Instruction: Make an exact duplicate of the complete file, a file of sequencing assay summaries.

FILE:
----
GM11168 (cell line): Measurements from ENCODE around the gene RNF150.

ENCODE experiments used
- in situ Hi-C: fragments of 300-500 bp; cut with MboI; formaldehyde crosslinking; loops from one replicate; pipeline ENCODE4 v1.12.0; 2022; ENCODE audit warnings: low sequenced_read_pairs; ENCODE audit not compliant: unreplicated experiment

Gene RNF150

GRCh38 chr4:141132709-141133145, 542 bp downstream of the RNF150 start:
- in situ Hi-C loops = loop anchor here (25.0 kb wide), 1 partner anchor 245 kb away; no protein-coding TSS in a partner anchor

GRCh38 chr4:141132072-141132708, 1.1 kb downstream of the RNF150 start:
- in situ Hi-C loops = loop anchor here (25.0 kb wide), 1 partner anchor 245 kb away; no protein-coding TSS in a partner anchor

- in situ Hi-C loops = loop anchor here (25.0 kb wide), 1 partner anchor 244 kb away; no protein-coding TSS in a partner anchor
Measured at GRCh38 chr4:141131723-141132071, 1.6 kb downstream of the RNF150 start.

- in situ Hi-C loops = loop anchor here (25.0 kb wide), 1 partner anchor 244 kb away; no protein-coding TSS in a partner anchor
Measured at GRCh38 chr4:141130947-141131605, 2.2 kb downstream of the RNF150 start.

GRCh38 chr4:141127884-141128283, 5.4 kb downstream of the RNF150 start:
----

GM11168 (cell line): Measurements from ENCODE around the gene RNF150.

ENCODE experiments used
- in situ Hi-C: fragments of 300-500 bp; cut with MboI; formaldehyde crosslinking; loops from one replicate; pipeline ENCODE4 v1.12.0; 2022; ENCODE audit warnings: low sequenced_read_pairs; ENCODE audit not compliant: unreplicated experiment

Gene RNF150

GRCh38 chr4:141132709-141133145, 542 bp downstream of the RNF150 start:
- in situ Hi-C loops = loop anchor here (25.0 kb wide), 1 partner anchor 245 kb away; no protein-coding TSS in a partner anchor

GRCh38 chr4:141132072-141132708, 1.1 kb downstream of the RNF150 start:
- in situ Hi-C loops = loop anchor here (25.0 kb wide), 1 partner anchor 245 kb away; no protein-coding TSS in a partner anchor

- in situ Hi-C loops = loop anchor here (25.0 kb wide), 1 partner anchor 244 kb away; no protein-coding TSS in a partner anchor
Measured at GRCh38 chr4:141131723-141132071, 1.6 kb downstream of the RNF150 start.

- in situ Hi-C loops = loop anchor here (25.0 kb wide), 1 partner anchor 244 kb away; no protein-coding TSS in a partner anchor
Measured at GRCh38 chr4:141130947-141131605, 2.2 kb downstream of the RNF150 start.

GRCh38 chr4:141127884-141128283, 5.4 kb downstream of the RNF150 start: